About 27% of diabetics also suffer from depression, and the presence of co-morbid depression could increase the cost of care for diabetes by up to 100%. Several randomized clinical trials have demonstrated that physical and mental health are more likely to improve for diabetes patients suffering from depression when regular treatment for depression is provided in a primary care setting (called Collaborative Care). An important operational lever in managing Collaborative Care is the allocation of the care manager’s time to enrolled patients based on their requirements, which in turn influences the revenue, costs, and patient health outcomes. We present a mathematical modeling approach that determines the optimal allocation of care manager’s time and quantifies the costs and benefits of Collaborative Care. In particular, we model Collaborative Care management at the clinic level as an infinite horizon Markov Dynamic Program. The objective is a weighted sum of total patient QALYs and the clinic profits. The model incorporates insurance payment, resource utilization costs, and disease progression of comorbid diabetes and depression. We derive structural properties of the optimal allocation of the care manager’s time. Using these structural properties, we develop a practical and easy-to-implement solution approach that performs close to the optimal solution. We calibrate the model with data obtained from a large academic medical center and show that our solutions could potentially improve total QALYs and clinic profits when compared to current practices. We also perform sensitivity analysis to different payment models to derive insights relevant to healthcare policy.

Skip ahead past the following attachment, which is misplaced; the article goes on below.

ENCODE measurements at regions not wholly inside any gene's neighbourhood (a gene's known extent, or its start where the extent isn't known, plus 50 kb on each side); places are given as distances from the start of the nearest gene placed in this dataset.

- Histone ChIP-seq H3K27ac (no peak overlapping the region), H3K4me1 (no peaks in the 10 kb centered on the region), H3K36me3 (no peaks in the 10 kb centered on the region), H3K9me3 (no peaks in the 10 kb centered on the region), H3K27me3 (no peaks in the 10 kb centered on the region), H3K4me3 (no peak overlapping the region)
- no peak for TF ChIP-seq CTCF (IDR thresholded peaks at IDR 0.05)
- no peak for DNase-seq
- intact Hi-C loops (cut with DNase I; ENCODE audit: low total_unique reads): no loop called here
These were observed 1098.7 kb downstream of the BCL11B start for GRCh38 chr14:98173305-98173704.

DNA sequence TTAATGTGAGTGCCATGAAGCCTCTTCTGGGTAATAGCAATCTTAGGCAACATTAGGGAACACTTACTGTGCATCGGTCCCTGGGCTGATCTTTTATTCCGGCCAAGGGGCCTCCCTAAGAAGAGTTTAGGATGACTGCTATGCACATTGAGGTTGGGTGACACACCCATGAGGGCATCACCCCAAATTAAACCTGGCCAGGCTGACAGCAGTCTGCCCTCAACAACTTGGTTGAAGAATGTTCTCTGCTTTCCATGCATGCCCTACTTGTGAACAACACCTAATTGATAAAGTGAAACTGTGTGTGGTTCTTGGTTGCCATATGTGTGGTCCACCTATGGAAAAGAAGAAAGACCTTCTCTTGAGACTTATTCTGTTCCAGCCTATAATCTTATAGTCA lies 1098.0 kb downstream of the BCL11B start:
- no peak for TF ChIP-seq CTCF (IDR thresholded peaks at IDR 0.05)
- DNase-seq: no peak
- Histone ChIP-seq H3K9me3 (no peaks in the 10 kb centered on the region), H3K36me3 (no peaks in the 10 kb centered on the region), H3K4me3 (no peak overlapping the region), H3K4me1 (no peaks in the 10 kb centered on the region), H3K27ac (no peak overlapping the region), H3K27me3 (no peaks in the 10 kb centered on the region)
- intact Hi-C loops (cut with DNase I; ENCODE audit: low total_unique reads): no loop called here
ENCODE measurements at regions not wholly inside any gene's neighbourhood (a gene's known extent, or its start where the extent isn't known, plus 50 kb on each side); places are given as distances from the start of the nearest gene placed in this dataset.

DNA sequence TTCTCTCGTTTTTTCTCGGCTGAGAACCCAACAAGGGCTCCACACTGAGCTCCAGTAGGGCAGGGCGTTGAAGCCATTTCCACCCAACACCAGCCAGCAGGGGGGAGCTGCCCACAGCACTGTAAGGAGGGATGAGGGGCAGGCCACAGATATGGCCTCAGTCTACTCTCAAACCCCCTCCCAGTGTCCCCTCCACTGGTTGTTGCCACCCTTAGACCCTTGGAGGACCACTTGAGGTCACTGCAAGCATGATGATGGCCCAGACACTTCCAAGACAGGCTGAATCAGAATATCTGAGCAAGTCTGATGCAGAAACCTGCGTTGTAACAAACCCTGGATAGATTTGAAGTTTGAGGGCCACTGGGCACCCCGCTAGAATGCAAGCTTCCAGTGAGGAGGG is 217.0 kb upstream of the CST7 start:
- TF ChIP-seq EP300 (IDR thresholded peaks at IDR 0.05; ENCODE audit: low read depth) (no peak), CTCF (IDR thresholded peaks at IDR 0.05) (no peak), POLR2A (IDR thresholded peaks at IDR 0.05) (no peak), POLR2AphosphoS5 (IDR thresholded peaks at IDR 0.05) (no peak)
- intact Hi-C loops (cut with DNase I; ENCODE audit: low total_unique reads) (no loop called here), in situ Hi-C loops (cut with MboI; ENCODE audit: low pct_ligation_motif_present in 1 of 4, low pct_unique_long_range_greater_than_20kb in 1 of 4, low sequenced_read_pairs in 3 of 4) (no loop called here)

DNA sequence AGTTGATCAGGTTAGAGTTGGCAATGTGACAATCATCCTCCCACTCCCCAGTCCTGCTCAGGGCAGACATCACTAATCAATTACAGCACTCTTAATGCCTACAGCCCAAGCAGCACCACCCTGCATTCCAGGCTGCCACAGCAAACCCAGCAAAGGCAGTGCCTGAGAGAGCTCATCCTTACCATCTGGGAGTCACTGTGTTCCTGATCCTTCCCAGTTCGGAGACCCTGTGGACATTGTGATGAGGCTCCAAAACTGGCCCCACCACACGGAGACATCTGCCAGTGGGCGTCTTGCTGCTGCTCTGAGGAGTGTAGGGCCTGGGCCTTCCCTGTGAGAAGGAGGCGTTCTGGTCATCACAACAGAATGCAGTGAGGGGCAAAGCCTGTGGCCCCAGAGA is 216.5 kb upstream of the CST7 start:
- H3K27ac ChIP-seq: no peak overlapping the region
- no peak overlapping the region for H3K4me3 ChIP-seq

Note: Research papers posted on SSRN, including any findings, may differ from the final version chosen for publication in academic journals.